AD Police

Volume 1 sleeve Volume 2 sleeve Volume 3 sleeve

Official Blurb:

"Uncontrollable corruption and destruction threatens life in Mega Tokyo in this 3-part cyber-fi series based on the original comic by artist Tony Takezaki. AD Police is a companion to the popular fan classic Bubblegum Crisis and shares many characters with the comic strip."

"Mega Tokyo:2027 AD. Mankind's relentless march towards progress has resulted in the ceation of artificially intelligent cyborgs known as oomers - to do the jobs people don't want to do anymore. But in time the Voomers begin to lose control, carrying out senseless and destructive rampages. As the death toll mounts, it becomes clear that the standard police can't deal with these ultra violent, inhumanly strong creatures and The Advanced Police are brought in."

Director:        Ikegami Takamasa
Screenplay:      Noboru Aikawa
Copyright:       Artmic/Youmex/Bandai

First release:
Language Format: English Language
Running time:    26/28/27 mins
Certificate:     18/18/18
Label:           Manga Video
Catalogue no:    MANV 1061/MANV 1066/MANV 1068
Price:           £6.99 each
Release Date:    5th Dec 1994/9th Jan/Feb 1995

Compilation version:
Language Format: English Language
Running time:    81 mins
Certificate:     18
Label:           Manga Video
Catalogue no:    MANV 1137
Price:           £12.99
Release Date:    4th March 1996


Volumes 1 & 2:

MV have done there best to confuse us with ADP, by using the fact that this is a spin off from Bubblegum Crisis to promote it, but changing the names of characters so that it no longer fits! The setting is Mega Tokyo before the creation of the Knight Sabers, with only the AD Police around to deal with renegade boomers. The stories centre around a young Leon McNichol, the only character here that appears in BGC.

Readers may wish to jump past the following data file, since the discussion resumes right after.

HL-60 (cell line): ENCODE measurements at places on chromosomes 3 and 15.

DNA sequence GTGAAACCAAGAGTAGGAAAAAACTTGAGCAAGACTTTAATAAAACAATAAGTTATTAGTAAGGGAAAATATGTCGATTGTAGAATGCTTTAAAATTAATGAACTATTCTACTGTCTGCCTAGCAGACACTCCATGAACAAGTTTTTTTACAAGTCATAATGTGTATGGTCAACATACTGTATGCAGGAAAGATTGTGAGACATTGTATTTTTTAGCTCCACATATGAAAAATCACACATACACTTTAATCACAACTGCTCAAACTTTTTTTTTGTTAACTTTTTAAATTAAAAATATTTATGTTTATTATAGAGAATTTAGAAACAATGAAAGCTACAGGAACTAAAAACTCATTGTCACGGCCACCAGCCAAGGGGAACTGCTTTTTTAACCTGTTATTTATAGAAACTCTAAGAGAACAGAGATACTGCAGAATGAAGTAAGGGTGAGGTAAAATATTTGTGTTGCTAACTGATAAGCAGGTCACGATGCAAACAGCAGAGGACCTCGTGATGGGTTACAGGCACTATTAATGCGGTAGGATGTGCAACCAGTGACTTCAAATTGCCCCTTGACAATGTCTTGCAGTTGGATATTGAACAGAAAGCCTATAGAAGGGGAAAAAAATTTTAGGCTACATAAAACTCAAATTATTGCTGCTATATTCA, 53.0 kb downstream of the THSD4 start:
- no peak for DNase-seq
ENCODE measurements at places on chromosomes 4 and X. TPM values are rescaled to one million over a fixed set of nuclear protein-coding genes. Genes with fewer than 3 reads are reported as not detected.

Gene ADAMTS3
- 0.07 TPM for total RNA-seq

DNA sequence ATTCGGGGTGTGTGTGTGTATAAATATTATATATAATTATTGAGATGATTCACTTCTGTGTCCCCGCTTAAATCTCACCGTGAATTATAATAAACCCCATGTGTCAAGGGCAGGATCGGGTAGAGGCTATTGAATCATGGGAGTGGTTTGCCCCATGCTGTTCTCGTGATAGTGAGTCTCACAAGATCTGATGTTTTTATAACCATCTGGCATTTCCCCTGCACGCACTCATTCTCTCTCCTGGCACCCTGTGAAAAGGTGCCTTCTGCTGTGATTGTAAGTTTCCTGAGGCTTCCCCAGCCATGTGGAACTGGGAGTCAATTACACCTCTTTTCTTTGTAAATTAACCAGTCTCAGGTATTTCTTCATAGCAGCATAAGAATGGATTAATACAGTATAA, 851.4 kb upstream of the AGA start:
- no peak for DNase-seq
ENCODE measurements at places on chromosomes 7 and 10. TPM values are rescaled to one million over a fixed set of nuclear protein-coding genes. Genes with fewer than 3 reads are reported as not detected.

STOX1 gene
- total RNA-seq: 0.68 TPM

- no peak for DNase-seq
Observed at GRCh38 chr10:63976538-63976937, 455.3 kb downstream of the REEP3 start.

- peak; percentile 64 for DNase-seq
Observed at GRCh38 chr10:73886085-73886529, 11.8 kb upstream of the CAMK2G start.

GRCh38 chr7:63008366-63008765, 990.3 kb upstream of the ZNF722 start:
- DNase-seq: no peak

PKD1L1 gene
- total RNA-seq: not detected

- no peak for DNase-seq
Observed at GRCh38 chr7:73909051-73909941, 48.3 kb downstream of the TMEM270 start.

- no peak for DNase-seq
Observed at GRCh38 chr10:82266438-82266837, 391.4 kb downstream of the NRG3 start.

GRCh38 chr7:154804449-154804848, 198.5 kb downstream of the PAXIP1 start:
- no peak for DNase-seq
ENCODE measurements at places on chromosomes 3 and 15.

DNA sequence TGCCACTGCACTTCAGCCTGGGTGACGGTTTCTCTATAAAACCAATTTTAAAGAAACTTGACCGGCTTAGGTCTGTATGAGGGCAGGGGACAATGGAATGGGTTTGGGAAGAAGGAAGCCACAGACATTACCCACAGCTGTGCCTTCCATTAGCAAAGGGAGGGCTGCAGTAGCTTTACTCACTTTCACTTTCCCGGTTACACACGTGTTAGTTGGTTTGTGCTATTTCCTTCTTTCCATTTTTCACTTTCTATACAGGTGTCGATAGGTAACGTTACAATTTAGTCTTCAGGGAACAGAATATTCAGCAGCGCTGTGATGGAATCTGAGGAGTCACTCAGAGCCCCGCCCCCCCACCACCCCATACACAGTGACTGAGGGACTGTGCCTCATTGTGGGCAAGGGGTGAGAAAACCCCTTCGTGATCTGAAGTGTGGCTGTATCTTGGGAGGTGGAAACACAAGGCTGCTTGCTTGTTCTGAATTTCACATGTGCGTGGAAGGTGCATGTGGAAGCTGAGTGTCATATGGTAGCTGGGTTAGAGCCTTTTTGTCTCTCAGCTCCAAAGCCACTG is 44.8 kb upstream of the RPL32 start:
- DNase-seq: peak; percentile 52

Episode one owes a lot to Bladerunner; many of the scenes are almost directly copied from the movie, although the overall plot is original. MV have spiced up the dialogue as usual, with Genna Malt making more than just the one pass at Leon in this version. Episode two is more faithful, though only because the sexual innuendo was present in the original this time. [Jonathan Weeks]

Volume 3:

I was impressed with the first two episodes of this three part series: grim, hi-tech... just like Bladerunner, really. In fact, the writers were obviously so taken with Ridley Scott's masterpiece, they based the first story on it and, to a lesser extent, the whole series, which, on the most basic level are stories of renegade androids and the special police unit, the Advanced Police, detailed to terminate them.

This little number thinks it leans in the Robocop direction, and superficially it does, with its mechanical law enforcer with human brain. If we peel away a few layers, though, we find Frankenstein, or The Human Prometheus. The doctor meant well, the creation wasn't supposed to end up a paranoid homicidal lunatic, the supporting cast only turned up to get turned to mush, and the love was unrequited.

This isn't a straight piece of plagiarism, however; it's an original work that isn't afraid to pay homage to its forebears. Its a shame it isn't confident enough not to throw in the gratuitous semi-nudity in flimsy lingerie, which jars somewhat with the equal opportunities message that everyone, regardless of their sex, can tote big guns and make big explosions. But that's not enough to stop me recommending you to get all three episodes and enjoy, enjoy, enjoy! [Marlon A. Seton]